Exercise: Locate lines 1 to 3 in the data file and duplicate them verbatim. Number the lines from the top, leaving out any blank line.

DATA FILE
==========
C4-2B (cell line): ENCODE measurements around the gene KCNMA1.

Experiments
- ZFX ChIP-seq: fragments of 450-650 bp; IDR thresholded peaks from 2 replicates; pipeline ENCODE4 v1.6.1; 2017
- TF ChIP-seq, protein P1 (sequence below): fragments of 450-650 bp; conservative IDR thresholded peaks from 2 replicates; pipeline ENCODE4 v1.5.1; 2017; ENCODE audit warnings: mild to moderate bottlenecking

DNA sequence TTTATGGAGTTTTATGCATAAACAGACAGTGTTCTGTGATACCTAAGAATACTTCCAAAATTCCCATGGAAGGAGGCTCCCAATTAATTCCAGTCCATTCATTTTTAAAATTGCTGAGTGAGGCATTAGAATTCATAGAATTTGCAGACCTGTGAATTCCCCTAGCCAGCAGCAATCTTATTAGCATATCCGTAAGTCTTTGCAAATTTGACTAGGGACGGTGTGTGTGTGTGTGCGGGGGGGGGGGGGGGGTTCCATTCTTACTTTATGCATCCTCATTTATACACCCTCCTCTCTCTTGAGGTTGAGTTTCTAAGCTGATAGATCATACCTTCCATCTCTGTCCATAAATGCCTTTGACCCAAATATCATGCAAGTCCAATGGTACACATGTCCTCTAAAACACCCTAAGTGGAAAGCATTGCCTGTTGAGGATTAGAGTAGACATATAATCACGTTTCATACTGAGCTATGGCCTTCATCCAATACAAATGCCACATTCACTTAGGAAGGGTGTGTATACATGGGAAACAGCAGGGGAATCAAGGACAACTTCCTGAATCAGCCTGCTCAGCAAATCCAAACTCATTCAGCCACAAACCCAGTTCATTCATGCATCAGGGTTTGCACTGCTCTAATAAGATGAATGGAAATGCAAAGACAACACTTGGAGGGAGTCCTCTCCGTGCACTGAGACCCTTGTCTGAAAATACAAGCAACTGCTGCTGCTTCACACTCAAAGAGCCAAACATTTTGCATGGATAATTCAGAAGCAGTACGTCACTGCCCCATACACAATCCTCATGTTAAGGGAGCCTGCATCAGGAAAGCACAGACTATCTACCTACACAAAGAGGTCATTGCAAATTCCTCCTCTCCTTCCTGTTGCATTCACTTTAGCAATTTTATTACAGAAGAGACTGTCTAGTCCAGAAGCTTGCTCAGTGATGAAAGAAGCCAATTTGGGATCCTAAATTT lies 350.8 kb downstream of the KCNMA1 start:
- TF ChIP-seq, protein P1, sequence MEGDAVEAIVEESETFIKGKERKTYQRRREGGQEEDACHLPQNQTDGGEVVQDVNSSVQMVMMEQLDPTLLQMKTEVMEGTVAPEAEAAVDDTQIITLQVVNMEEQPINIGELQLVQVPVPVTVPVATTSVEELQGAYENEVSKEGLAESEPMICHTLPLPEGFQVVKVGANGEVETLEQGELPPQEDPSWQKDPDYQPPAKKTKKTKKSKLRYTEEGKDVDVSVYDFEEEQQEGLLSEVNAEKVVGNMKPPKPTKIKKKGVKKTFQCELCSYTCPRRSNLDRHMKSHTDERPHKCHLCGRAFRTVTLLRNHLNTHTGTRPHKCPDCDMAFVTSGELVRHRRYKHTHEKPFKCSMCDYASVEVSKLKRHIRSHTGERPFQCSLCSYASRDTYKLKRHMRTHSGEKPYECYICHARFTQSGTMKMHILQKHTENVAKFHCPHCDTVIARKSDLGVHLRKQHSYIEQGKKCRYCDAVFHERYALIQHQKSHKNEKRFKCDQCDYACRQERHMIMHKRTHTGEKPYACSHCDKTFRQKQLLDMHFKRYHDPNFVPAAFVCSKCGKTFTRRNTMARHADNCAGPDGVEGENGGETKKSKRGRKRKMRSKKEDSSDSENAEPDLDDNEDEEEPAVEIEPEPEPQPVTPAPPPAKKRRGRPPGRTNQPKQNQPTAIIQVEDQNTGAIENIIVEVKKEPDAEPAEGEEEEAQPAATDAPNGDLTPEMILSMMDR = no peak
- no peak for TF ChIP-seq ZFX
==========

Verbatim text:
C4-2B (cell line): ENCODE measurements around the gene KCNMA1.

Experiments
- ZFX ChIP-seq: fragments of 450-650 bp; IDR thresholded peaks from 2 replicates; pipeline ENCODE4 v1.6.1; 2017